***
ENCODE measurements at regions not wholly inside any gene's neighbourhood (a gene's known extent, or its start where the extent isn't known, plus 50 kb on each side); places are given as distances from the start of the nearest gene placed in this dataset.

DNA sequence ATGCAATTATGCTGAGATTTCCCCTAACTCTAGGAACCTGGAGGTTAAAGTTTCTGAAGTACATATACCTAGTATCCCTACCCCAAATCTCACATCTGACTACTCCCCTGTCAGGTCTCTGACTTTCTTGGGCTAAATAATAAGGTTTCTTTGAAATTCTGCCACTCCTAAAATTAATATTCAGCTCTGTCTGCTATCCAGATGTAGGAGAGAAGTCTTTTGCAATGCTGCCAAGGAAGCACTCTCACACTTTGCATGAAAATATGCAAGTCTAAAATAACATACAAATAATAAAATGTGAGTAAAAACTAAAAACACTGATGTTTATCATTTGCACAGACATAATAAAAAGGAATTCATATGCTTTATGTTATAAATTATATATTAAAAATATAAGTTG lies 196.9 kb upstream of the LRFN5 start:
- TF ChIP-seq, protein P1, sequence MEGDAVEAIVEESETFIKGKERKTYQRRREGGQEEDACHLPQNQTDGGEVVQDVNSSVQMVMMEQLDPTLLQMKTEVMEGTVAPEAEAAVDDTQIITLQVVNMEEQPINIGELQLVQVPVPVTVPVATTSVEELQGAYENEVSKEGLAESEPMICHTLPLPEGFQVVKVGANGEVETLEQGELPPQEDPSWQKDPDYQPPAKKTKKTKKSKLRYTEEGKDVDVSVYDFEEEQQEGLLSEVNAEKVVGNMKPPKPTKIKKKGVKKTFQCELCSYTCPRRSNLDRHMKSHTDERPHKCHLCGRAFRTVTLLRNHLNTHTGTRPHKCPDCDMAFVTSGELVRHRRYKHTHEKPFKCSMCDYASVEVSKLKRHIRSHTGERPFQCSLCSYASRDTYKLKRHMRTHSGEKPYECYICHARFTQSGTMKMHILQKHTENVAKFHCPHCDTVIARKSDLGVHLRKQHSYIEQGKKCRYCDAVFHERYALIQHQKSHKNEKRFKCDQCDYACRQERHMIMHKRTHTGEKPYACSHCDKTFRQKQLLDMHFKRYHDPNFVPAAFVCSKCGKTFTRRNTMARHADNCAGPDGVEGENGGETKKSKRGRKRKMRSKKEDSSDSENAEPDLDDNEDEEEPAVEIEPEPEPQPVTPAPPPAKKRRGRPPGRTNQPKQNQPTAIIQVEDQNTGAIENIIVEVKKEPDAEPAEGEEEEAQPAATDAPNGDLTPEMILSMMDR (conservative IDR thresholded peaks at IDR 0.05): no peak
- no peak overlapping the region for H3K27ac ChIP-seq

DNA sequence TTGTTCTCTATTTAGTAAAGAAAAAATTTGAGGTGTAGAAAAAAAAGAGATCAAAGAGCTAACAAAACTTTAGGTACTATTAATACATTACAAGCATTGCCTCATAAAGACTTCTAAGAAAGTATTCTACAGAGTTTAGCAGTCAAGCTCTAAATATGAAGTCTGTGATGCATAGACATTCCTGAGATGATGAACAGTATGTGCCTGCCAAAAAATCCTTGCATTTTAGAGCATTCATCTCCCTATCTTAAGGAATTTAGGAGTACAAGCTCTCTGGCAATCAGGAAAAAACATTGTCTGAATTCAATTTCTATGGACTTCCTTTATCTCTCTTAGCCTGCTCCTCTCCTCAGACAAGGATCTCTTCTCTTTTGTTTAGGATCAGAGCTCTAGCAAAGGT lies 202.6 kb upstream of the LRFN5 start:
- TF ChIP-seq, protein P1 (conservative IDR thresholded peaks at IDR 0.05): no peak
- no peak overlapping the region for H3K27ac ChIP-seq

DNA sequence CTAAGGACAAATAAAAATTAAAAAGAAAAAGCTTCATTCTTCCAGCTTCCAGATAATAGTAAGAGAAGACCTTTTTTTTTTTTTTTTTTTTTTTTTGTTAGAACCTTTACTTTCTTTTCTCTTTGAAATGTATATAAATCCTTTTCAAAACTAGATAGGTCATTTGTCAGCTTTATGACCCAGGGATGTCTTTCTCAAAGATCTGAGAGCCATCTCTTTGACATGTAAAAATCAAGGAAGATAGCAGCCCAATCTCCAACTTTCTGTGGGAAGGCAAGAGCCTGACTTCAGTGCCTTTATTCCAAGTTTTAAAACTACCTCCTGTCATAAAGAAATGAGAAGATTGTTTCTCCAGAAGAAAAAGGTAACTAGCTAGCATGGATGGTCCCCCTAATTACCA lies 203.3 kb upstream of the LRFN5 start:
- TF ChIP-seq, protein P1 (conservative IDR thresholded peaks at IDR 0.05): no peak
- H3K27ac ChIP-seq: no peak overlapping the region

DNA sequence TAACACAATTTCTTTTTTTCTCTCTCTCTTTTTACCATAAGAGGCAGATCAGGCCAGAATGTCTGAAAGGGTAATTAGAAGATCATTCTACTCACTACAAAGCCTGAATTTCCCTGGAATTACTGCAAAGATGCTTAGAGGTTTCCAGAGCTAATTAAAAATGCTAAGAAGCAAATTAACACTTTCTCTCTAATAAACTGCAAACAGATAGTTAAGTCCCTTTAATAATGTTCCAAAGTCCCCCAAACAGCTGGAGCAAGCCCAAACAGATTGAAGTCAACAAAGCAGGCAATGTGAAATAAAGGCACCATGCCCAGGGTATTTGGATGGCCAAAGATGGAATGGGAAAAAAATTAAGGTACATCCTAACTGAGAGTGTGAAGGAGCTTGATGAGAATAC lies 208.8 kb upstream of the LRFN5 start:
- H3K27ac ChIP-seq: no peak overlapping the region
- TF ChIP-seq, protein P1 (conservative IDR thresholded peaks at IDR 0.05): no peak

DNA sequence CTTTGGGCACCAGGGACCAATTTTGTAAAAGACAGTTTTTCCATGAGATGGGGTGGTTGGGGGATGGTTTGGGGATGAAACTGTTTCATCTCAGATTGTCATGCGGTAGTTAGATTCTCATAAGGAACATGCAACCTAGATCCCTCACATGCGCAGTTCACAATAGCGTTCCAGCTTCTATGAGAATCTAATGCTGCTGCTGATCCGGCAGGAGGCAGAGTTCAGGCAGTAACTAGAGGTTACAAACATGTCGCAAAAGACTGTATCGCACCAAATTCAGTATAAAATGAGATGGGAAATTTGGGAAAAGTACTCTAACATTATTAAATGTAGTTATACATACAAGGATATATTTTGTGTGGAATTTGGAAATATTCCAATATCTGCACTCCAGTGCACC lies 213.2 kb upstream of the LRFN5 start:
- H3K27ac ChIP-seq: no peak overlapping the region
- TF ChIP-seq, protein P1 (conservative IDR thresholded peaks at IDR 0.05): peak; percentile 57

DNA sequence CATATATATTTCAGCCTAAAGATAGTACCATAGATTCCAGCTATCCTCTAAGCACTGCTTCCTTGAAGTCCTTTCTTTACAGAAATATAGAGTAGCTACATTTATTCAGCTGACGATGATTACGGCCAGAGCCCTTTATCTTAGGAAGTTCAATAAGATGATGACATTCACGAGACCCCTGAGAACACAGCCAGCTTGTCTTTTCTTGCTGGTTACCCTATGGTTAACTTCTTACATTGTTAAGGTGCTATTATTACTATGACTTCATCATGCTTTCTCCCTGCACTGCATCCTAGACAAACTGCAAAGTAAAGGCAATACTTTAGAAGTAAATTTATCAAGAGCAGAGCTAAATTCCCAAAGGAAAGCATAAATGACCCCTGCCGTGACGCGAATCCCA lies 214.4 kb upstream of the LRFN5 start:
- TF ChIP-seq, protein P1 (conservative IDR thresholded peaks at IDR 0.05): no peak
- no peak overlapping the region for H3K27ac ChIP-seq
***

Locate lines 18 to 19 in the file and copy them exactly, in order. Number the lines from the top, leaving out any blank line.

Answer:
- TF ChIP-seq, protein P1 (conservative IDR thresholded peaks at IDR 0.05): no peak
- no peak overlapping the region for H3K27ac ChIP-seq